I parked at the main Pony Pasture area and noticed immediately that the river is RAGING right now. The James is over 9ft, with no river use allowed without a permit. I geared up for a wet, muddy run; the trails delivered. The main trail at Pony Pasture is a loop that comes in just under 2 miles. My plan was to hit that loop a couple of times and spend a little time exploring the cut-through trails that are a little rougher (and more interesting). About halfway through my first trek around the loop, I hit some ankle-deep water that covered the trail for about 25 yards or so. Keeping an eye out for snakes and critters along the side of the swampy trail, I was loving the mud and the cool water,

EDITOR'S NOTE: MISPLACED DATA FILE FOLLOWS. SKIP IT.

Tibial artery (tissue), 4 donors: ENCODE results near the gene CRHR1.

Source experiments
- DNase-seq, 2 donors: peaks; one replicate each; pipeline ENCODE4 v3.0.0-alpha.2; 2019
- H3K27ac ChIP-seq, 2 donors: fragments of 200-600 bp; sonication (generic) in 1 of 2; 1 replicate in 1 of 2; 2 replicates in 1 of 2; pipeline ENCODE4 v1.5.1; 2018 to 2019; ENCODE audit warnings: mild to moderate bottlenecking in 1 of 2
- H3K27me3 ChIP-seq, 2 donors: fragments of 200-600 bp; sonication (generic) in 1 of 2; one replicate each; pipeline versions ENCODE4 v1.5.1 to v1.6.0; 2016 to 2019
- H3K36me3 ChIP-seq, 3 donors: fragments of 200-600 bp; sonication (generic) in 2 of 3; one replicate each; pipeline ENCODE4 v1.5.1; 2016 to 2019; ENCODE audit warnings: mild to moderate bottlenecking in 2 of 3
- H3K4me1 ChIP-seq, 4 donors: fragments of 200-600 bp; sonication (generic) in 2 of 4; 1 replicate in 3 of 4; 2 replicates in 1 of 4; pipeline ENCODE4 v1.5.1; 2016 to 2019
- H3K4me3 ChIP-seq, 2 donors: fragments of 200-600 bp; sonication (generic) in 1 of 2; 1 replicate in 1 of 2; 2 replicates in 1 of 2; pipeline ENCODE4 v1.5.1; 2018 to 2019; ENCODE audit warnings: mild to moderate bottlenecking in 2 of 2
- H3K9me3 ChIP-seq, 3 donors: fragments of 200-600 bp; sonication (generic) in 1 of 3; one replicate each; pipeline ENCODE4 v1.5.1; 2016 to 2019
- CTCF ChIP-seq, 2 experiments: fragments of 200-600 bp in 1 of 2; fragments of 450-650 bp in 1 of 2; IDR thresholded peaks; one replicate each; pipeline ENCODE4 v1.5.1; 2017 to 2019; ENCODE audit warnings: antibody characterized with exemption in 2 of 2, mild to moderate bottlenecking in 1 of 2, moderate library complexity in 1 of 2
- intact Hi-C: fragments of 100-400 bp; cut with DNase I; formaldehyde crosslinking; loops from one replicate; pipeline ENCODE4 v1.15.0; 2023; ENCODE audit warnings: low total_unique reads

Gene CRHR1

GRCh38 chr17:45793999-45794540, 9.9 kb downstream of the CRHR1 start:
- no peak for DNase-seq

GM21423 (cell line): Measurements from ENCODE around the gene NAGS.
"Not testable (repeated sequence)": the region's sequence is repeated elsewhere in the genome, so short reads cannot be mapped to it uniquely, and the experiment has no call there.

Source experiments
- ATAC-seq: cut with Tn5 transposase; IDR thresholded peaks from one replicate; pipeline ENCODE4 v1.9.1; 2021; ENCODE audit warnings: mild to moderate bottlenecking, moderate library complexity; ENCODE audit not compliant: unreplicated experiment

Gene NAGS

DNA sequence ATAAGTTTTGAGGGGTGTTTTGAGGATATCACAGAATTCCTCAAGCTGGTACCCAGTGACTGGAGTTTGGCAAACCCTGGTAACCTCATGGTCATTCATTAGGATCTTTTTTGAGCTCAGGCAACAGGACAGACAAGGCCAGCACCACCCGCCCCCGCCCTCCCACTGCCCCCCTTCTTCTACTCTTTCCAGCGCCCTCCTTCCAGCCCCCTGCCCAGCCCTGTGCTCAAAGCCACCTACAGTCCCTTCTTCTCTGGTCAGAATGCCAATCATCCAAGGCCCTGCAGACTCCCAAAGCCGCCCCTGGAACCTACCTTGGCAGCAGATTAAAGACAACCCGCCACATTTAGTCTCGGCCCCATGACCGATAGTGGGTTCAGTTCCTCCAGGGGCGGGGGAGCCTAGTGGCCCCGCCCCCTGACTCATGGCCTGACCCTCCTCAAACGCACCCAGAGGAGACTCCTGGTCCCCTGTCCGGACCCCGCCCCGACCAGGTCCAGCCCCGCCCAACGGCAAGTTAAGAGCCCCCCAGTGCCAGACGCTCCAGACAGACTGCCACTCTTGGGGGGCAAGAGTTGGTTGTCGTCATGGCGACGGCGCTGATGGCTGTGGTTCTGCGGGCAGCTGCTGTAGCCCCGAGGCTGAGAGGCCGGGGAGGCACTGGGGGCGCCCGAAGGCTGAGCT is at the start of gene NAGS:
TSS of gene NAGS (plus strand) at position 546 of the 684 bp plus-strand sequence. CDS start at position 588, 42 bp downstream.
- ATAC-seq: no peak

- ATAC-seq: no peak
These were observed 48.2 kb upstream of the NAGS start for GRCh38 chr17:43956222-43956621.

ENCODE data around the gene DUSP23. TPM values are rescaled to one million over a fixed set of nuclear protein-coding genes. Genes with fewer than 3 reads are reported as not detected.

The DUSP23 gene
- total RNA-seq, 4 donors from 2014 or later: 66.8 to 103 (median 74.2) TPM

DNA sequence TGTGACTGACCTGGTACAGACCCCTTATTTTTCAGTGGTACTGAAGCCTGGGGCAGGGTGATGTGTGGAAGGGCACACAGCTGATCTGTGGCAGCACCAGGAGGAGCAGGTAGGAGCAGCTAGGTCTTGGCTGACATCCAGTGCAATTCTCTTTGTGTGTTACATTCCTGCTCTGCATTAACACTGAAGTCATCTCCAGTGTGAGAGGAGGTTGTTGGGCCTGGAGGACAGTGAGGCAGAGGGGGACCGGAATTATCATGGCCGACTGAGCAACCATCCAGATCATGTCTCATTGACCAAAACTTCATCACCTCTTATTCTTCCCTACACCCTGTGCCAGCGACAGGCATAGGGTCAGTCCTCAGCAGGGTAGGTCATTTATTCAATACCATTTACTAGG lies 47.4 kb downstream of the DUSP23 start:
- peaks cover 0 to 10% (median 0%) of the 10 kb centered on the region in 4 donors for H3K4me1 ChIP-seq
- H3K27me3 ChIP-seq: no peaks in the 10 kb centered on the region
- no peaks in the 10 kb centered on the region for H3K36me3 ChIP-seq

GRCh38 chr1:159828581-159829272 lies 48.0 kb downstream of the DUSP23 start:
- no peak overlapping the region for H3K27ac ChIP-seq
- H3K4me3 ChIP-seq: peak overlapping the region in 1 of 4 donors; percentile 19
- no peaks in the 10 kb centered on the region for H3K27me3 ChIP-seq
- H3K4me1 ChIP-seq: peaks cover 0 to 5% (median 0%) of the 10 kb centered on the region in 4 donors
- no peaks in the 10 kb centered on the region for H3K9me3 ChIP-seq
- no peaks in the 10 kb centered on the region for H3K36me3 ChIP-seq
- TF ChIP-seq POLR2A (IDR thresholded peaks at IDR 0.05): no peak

because I'm a trail runner and we dig stuff like that.
|Cut-through trail from Pony Pasture to the James.|
After a couple of trips around the Pony Pasture loop, I decided to check out the trails at the adjacent James River flat-water area. Crossing the bridge that connects the two areas, I made mental notes about which direction I was heading and physical markers along the way. This would have been a pretty inconvenient time to get lost. My sense of direction is light-years better than it used to be, but that's not really saying much. The flat-water area was super fun. I hit a sweet little single-track trail that ran right along the river bank before heading back along a few cut-through trails, totally impressing myself with my navigational skills.
There's something magical about running on unfamiliar trails that surprise you and leave you wondering what's around the next turn. These trails are awesome because they are super flat/fast, they dart along by the river and the terrain is simply beautiful. Definitely not as challenging as Buttermilk or Northbank, but sometimes that's a good thing.
|Pony Pasture Park, RVA. Doesn't get much prettier than this.|
Click HERE to check out RichmondOutside's Pony Pasture page